Why work experience in college is more important than your GPA
I gave a presentation two weeks ago to a group of 80 college juniors. Most companies recruit juniors in their Fall semester for summer internship programs so we were discussing everyone’s favorite topic: internships. Many were nervous about their upcoming interviews; others needed help with their resumes. I started the workshop by asking everyone, “What have you spent the majority of your time on in college?” and the most common answer was, “Staying on top of my classes.”
The average GPA in this group was a 3.54. 100% of students were involved in at least one student organization, with 84% involved in two or more. 80% had participated in a service project in the last year. 40% of the students were a part of a fraternity or sorority. 20% had work experience in college through internships.
These statistics are fairly common — many groups of students I have spoken with had similar experiences. And yet, I am always surprised to see college students, who are so concerned about getting good jobs after graduation, allocating the majority of their time towards their GPAs and not towards acquiring crucial work experience in college. Why?
Work experience in college proves to be more important than academic credentials
In December 2012, the Chronicle of Higher Education and American Public Media’s Marketplace conducted “a survey of employers who hire recent college graduates in order to understand employer perceptions of the role of colleges and universities in career preparation. 50,000 employers were invited to participate in the study.” The findings:
“Employers place more weight on experience, particularly internships and employment during school vs. academic credentials including GPA and college major when evaluating a recent graduate for employment.”
Yes, there are industries that consider GPAs more than others, but the study also finds:
“An internship is the single most important credential for recent college graduates to have on their resume in their job search among all industry segments.”
Having served within the Recruitment and Development department at a Fortune 500 company, and now as an employer myself at Skillify, I know firsthand how much higher internship and work experience in college rank when hiring. I’ve seen resumes with a plethora of extracurriculars and service projects, but no work or industry experience. And when I’ve asked those students to articulate their transferable skill set from those experiences during an interview, many are unable to. There is nothing wrong with participating in extracurriculars and service projects — those experiences are very important. But if students are going to invest so much time in those activities, they should also be able to express the impact those activities have had on their learning and development. Those communication skills, the ability to communicate the value of your unique experience, are typically developed through experience in the workplace. So when GPAs are prioritized, students miss out on work experience in college that can help them in more ways than they realize.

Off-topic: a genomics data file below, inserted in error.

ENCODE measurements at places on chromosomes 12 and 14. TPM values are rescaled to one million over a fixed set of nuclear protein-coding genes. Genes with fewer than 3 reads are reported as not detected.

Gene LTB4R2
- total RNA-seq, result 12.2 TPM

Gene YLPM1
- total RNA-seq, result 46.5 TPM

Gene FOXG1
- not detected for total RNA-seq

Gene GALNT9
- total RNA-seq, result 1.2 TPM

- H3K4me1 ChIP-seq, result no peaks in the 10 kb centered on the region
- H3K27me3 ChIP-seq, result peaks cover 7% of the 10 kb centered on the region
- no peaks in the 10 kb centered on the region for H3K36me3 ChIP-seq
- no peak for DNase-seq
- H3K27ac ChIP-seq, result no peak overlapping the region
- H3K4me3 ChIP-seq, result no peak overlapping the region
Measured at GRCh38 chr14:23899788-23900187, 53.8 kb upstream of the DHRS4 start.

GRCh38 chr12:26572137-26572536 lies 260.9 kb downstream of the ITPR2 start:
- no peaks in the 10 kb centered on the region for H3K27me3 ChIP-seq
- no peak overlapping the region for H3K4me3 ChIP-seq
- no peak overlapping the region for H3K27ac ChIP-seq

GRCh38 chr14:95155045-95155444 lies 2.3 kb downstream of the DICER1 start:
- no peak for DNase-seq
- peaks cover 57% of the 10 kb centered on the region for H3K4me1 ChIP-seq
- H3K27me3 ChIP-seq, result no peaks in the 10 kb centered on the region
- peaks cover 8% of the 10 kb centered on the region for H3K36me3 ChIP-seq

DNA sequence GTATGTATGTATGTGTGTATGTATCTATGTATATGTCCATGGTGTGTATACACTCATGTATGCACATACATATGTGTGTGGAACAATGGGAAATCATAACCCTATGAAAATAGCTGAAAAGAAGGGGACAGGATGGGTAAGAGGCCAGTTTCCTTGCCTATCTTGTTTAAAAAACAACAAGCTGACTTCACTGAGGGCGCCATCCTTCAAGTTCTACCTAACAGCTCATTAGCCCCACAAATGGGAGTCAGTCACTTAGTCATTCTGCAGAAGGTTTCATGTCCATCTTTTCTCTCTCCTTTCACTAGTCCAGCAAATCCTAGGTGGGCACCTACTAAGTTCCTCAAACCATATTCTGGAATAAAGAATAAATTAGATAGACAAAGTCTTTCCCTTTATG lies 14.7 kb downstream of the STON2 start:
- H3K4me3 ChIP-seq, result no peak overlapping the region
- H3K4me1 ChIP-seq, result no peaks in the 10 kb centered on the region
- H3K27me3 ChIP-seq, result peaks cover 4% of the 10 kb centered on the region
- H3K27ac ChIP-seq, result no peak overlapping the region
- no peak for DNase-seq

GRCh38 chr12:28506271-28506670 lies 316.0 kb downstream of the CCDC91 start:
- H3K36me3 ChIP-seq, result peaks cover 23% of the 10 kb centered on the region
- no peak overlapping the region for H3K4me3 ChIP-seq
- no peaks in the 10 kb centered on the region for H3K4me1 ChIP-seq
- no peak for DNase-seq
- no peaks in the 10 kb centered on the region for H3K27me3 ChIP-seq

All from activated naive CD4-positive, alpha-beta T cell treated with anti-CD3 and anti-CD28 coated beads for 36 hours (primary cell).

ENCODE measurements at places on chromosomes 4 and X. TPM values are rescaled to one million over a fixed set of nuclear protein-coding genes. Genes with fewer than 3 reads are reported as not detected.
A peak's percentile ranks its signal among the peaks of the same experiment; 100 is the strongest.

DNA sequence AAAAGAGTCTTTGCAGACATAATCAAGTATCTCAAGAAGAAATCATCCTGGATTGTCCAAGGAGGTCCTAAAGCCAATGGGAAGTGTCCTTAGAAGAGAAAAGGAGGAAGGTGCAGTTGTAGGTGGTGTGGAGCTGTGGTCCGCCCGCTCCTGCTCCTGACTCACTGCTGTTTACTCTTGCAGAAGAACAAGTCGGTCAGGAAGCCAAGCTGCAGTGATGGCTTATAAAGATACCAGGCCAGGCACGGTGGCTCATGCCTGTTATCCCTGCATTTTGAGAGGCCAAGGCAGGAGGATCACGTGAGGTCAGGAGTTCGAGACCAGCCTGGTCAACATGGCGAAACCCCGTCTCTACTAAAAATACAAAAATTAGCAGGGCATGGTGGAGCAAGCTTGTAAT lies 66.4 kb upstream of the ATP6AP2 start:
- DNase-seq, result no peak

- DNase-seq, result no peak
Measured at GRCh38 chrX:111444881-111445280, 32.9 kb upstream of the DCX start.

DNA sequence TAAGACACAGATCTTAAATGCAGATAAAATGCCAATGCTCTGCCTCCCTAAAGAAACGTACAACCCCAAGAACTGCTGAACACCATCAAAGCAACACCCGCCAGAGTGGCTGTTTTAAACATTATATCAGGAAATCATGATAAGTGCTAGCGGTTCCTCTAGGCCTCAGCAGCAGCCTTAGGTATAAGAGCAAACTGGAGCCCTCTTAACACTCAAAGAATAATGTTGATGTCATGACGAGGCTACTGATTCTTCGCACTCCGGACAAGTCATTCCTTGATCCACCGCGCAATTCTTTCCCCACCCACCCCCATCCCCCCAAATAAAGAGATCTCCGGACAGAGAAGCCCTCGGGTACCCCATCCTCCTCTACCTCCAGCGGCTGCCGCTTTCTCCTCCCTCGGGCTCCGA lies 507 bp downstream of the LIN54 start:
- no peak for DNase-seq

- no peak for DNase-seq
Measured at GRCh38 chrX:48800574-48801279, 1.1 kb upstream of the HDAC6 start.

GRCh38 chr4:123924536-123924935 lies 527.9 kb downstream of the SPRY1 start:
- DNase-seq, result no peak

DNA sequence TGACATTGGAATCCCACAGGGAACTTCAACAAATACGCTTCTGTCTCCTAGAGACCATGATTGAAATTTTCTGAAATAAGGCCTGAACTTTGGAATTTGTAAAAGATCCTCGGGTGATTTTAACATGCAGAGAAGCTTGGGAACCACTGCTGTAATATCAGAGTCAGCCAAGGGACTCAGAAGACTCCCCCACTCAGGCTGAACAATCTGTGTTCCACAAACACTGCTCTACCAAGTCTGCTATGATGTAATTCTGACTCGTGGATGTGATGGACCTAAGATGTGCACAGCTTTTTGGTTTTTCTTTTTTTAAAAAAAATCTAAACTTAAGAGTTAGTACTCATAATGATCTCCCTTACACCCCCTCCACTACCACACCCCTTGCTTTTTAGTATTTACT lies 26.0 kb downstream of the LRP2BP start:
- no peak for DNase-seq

I’m sure many of us have felt the anxiety or know people who are feeling the anxiety around securing a solid job upon graduation. Then why are so many students in pursuit of a high GPA and perfected academic resumes? And why do parents, who want job security for their children, pressure them towards prioritizing academic excellence during college?
The study asserts the following implication:
“Colleges and universities should view the working lives of their students not as a challenge, but as an opportunity, given the weight employers of all kinds place on experiential elements of a recent graduate’s resume.”
And I say the same advice is relevant for parents, educators, and students themselves. Working as a student is not a distraction. The college GPA should not be the priority. Re-prioritize to make time for internships and work experience in college. Allow for the opportunity to gain industry experience, not only because that experience is appealing to employers, but it also helps students validate their own interests.
I’ve had the pleasure of meeting and working with thousands of students, and I’ve noticed a trend. Working students tend to be more aware, and actually less stressed than students who are only focused on academic achievements. Students with work experience in college tend to identify mentors within the workplace, and generally feel more supported than non-working students. Working students are able to get feedback on their skillset, and understand their value. This allows them to define themselves beyond a test score or GPA, and helps employers also see them as much more than their academic credentials. These are just my observations, although I will certainly be looking for hard data on the benefits of work experience in college very soon. Stay tuned.